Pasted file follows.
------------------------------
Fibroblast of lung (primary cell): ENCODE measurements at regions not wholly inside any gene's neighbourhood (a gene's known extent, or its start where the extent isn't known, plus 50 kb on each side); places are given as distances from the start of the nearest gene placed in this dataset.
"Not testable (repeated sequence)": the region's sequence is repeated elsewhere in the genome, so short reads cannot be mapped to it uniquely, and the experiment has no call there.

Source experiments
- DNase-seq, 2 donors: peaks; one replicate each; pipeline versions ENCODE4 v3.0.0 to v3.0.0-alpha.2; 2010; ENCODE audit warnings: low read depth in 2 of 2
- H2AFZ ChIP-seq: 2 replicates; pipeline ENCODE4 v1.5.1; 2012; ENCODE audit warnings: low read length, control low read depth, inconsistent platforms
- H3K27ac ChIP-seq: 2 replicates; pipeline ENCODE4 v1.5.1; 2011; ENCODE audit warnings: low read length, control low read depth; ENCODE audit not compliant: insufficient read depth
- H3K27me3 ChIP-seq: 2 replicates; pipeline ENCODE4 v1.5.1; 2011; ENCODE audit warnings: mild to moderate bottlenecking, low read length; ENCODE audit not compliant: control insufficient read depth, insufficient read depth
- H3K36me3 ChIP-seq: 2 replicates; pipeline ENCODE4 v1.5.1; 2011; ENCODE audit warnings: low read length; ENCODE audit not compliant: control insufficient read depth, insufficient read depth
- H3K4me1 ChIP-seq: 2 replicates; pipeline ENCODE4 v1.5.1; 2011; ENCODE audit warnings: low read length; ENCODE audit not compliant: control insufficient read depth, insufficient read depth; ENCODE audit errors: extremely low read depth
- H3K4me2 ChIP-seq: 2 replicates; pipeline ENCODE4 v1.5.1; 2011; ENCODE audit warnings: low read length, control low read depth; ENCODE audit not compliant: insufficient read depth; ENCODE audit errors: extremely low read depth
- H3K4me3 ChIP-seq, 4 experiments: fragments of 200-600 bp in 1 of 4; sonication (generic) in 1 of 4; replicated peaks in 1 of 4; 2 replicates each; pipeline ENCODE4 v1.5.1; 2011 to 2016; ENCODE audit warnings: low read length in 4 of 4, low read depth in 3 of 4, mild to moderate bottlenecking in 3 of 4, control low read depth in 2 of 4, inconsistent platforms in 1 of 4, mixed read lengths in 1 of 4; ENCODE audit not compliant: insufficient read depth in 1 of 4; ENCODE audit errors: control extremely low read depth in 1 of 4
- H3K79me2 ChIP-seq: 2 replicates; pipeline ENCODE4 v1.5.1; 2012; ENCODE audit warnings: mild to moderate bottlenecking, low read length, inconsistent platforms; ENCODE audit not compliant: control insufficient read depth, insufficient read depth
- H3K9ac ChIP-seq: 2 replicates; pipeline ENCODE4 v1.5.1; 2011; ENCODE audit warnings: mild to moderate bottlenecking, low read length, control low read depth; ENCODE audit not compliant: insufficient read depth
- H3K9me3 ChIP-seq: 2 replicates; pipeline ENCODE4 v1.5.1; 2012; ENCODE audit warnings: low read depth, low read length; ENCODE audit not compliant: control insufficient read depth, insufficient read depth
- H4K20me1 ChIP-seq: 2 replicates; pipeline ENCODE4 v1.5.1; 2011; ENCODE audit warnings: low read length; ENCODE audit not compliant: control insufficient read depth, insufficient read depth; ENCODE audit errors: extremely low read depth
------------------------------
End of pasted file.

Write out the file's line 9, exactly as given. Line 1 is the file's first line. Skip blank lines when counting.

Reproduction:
- H3K4me1 ChIP-seq: 2 replicates; pipeline ENCODE4 v1.5.1; 2011; ENCODE audit warnings: low read length; ENCODE audit not compliant: control insufficient read depth, insufficient read depth; ENCODE audit errors: extremely low read depth